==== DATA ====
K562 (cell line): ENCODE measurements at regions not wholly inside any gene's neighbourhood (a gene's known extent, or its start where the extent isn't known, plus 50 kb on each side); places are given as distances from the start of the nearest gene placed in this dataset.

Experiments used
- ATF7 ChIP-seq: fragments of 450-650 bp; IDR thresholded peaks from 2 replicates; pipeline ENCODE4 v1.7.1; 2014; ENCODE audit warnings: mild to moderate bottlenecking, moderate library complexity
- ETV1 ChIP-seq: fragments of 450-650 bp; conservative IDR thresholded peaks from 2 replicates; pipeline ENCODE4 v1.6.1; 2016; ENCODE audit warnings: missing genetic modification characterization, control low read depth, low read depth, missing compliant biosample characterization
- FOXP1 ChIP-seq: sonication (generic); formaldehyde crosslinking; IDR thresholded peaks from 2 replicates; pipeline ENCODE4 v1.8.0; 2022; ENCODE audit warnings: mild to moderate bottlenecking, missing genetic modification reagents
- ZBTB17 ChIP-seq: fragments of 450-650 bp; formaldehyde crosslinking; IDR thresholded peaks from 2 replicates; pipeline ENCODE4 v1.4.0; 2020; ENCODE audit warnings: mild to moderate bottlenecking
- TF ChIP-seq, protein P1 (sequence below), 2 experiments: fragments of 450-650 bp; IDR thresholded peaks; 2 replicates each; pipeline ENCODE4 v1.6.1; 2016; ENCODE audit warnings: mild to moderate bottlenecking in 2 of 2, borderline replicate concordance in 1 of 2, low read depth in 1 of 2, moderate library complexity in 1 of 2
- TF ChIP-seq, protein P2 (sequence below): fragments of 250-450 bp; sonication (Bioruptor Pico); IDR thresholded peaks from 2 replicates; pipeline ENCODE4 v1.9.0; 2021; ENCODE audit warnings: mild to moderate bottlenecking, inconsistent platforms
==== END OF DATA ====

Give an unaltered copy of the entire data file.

K562 (cell line): ENCODE measurements at regions not wholly inside any gene's neighbourhood (a gene's known extent, or its start where the extent isn't known, plus 50 kb on each side); places are given as distances from the start of the nearest gene placed in this dataset.

Experiments used
- ATF7 ChIP-seq: fragments of 450-650 bp; IDR thresholded peaks from 2 replicates; pipeline ENCODE4 v1.7.1; 2014; ENCODE audit warnings: mild to moderate bottlenecking, moderate library complexity
- ETV1 ChIP-seq: fragments of 450-650 bp; conservative IDR thresholded peaks from 2 replicates; pipeline ENCODE4 v1.6.1; 2016; ENCODE audit warnings: missing genetic modification characterization, control low read depth, low read depth, missing compliant biosample characterization
- FOXP1 ChIP-seq: sonication (generic); formaldehyde crosslinking; IDR thresholded peaks from 2 replicates; pipeline ENCODE4 v1.8.0; 2022; ENCODE audit warnings: mild to moderate bottlenecking, missing genetic modification reagents
- ZBTB17 ChIP-seq: fragments of 450-650 bp; formaldehyde crosslinking; IDR thresholded peaks from 2 replicates; pipeline ENCODE4 v1.4.0; 2020; ENCODE audit warnings: mild to moderate bottlenecking
- TF ChIP-seq, protein P1 (sequence below), 2 experiments: fragments of 450-650 bp; IDR thresholded peaks; 2 replicates each; pipeline ENCODE4 v1.6.1; 2016; ENCODE audit warnings: mild to moderate bottlenecking in 2 of 2, borderline replicate concordance in 1 of 2, low read depth in 1 of 2, moderate library complexity in 1 of 2
- TF ChIP-seq, protein P2 (sequence below): fragments of 250-450 bp; sonication (Bioruptor Pico); IDR thresholded peaks from 2 replicates; pipeline ENCODE4 v1.9.0; 2021; ENCODE audit warnings: mild to moderate bottlenecking, inconsistent platforms